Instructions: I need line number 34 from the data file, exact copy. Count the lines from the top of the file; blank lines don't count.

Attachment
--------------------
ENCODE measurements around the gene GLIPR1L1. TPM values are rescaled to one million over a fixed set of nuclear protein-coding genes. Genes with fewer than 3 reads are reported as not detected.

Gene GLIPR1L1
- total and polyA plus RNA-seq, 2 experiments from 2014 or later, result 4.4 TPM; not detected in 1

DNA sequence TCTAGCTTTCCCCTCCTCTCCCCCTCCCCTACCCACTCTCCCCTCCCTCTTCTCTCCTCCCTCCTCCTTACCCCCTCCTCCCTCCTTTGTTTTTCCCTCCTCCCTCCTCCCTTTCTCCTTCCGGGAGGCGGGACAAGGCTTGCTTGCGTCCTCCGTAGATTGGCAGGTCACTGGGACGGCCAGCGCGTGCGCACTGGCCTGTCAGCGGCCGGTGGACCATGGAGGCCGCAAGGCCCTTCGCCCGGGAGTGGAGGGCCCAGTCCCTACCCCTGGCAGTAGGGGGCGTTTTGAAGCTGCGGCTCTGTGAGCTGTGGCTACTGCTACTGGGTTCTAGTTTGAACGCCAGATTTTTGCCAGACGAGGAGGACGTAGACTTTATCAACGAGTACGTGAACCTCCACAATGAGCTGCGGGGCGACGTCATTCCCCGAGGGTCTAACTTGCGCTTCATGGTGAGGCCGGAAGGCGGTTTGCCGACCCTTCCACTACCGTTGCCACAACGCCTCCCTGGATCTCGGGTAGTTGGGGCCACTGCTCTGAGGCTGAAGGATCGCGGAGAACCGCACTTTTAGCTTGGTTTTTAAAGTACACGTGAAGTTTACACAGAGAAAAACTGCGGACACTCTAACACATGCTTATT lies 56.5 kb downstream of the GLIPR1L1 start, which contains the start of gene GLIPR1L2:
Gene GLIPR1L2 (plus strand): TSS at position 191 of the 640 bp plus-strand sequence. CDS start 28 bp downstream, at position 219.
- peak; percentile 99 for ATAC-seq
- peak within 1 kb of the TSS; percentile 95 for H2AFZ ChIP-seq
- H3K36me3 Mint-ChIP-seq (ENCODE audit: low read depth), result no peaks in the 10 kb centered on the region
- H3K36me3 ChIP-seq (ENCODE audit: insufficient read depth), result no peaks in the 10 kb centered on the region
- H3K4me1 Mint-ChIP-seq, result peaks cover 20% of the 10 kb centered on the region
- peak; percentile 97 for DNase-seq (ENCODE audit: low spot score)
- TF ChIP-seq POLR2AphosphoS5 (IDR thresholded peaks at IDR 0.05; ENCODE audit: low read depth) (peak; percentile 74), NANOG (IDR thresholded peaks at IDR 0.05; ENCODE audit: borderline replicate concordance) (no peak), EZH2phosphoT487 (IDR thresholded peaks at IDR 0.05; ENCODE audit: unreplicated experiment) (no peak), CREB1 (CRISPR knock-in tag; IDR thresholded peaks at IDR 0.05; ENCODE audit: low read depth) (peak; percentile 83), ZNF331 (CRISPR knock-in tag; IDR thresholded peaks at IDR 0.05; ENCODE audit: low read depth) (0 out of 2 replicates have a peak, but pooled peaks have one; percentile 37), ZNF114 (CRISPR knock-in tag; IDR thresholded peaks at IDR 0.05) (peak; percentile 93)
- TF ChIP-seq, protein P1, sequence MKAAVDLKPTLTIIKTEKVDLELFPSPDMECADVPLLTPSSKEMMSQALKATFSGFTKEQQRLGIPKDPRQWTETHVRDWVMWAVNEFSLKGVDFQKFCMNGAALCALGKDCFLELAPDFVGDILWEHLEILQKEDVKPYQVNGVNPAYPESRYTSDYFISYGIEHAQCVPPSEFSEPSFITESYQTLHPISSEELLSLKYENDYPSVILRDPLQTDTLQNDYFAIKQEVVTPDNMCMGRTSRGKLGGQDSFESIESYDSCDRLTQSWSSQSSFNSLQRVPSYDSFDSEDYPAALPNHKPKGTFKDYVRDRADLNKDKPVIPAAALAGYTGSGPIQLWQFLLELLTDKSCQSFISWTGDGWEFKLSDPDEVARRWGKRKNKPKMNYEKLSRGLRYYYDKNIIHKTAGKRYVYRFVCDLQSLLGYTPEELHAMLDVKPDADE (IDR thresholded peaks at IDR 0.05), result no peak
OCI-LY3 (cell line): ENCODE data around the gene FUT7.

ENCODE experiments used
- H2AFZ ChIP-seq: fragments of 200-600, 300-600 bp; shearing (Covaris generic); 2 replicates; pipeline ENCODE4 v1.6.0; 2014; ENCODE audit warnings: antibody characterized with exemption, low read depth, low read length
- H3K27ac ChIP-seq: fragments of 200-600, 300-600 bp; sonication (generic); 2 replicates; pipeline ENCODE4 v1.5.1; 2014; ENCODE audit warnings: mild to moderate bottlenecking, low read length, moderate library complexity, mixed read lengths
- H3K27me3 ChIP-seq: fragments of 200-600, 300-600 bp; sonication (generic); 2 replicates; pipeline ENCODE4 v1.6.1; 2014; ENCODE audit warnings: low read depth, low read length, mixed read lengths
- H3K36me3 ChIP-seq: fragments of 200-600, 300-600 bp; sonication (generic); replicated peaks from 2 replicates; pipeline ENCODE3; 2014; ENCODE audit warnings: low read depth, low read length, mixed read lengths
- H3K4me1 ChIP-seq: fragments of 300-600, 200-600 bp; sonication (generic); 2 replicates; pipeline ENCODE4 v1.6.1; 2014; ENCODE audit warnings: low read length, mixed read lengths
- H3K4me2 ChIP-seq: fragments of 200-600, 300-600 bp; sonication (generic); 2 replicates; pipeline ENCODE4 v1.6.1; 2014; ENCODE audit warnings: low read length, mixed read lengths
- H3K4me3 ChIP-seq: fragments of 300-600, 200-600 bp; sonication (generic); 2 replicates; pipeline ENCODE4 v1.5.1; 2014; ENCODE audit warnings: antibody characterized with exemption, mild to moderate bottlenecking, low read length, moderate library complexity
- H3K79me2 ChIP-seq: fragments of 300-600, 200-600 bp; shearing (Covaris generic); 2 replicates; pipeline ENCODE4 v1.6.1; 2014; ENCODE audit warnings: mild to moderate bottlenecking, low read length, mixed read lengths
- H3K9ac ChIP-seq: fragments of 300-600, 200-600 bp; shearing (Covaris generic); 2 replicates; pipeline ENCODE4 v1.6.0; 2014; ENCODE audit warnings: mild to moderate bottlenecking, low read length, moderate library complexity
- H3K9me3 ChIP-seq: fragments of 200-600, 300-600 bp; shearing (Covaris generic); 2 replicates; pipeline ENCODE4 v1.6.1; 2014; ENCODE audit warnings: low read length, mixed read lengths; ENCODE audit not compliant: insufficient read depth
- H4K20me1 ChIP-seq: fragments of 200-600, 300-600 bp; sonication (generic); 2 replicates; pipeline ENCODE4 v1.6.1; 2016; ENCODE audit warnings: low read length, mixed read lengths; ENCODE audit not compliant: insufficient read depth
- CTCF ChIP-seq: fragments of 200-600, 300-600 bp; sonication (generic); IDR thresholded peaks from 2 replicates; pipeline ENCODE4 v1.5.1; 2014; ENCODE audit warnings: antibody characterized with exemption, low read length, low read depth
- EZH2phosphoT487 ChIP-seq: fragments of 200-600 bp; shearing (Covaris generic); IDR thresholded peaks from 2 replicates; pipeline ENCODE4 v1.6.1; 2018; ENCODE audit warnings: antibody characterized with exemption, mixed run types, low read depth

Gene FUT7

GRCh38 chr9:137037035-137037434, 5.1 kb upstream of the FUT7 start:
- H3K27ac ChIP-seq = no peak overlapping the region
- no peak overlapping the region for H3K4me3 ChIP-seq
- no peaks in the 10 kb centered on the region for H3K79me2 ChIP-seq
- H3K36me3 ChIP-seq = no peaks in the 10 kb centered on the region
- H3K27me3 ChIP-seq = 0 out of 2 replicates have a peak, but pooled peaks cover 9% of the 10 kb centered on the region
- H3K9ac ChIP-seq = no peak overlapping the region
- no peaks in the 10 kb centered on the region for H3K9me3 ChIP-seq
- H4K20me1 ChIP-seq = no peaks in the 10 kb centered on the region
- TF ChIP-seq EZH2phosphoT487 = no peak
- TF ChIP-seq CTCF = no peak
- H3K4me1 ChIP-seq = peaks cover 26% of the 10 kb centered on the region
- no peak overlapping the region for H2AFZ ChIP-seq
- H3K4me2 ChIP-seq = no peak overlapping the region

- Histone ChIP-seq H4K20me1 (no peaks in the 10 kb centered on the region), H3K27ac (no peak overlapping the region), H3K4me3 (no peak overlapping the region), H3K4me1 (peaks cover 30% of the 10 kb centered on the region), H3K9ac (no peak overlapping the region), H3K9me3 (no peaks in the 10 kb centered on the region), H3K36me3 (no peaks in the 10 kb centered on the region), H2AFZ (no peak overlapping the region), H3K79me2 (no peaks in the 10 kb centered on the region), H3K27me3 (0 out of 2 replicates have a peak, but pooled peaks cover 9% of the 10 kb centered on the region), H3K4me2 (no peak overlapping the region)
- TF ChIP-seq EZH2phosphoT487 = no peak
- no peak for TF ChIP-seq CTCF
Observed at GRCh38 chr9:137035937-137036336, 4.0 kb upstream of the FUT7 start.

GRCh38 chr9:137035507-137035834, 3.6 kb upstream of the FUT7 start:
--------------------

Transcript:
- H3K36me3 ChIP-seq = no peaks in the 10 kb centered on the region